Charting a Path from the Soul to the Page

I’m talking about internal character development and how a character’s outward behaviors and attitudes are influenced by the inner world the author creates for each character.  In her book, Getting Into Character, Brandilyn Collins suggests that character attitudes in the story should trace back to incidents in that character’s past.  For example, a woman raised in poverty could (as an adult) be justifiably frugal with her spending habits or just as believably obsessed with her clothes and the appearance of wealth.  A few sentences of back story or flashback to choices she’s made based on the childhood circumstances cement her attitudes and emotions about what poverty means to her in the minds of the reader.  The reader understands the character and can identify with the character’s attitudes.  
On the other hand, a character raised in poverty with an elitist attitude of entitlement would likely be less authentic to the reader.  Perhaps with enough back story and flashbacks to childhood incidents, the reader might buy it, but a sense of entitlement from a character with a more privileged background would make more sense, although it could certainly be done (as George R. R. Martin demonstrated with the character Theon Greyjoy in his A Song of Ice and Fire series). 
Ms. Collins suggests that every principal character in the story has goals, desires, attitudes and even forms of expression and personality traits which trace back to incidents from the character’s past.  While not all of them require flashbacks showing how these incidents shaped the character’s personality, the writer who charts these elements is more likely to write authentic and believable characters than those who merely assign personality traits and attitudes from a personality checklist.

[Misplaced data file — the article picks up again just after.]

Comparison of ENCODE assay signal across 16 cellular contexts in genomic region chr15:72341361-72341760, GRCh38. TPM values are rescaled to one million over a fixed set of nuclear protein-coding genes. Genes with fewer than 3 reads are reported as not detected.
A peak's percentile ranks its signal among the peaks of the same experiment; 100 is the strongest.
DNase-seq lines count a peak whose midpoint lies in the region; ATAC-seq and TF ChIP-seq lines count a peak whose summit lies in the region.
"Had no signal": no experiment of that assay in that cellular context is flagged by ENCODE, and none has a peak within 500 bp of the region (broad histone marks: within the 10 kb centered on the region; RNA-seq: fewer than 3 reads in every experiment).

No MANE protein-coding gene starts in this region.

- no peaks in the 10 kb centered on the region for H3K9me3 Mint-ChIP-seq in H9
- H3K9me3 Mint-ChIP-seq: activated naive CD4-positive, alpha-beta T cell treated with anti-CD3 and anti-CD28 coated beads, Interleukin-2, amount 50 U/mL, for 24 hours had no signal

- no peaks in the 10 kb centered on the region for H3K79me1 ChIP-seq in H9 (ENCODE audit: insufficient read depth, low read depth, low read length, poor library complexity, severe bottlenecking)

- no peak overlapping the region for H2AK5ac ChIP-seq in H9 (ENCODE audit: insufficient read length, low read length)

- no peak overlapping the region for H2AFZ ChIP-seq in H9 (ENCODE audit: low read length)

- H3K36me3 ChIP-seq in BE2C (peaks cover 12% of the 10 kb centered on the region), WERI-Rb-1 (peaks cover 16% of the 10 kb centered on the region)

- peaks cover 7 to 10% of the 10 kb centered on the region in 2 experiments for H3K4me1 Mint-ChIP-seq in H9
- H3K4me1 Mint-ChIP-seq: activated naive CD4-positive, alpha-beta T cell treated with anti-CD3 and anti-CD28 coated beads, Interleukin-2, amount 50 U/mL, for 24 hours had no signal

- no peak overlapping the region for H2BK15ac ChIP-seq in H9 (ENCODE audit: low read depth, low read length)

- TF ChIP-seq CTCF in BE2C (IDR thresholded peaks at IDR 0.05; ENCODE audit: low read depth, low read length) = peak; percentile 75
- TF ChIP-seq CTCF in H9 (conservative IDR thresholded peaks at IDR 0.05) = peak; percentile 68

I like that.  I’m using the technique on the primary characters in my current work in progress. Already, with just one or two major incidents from my protagonist’s past, I can see an immediate difference in my understanding the characters attitudes, choices and emotions much earlier in the writing process.  Even though I’m a ‘plotter’ (mostly), I generally don’t get to know my characters well until after the first draft.  Developing my characters personalities from the inside out requires more thought and work up-front, but I’m hoping it will result in fewer false starts and tossed scenes, once I actually start writing the manuscript.  We’ll see…
This entry was posted in attitudes, authenticity, Brandilyn Collins, characterization, defining character from the inside out, emotions, Getting Into Character, personalization, traits, writing. Bookmark the permalink.

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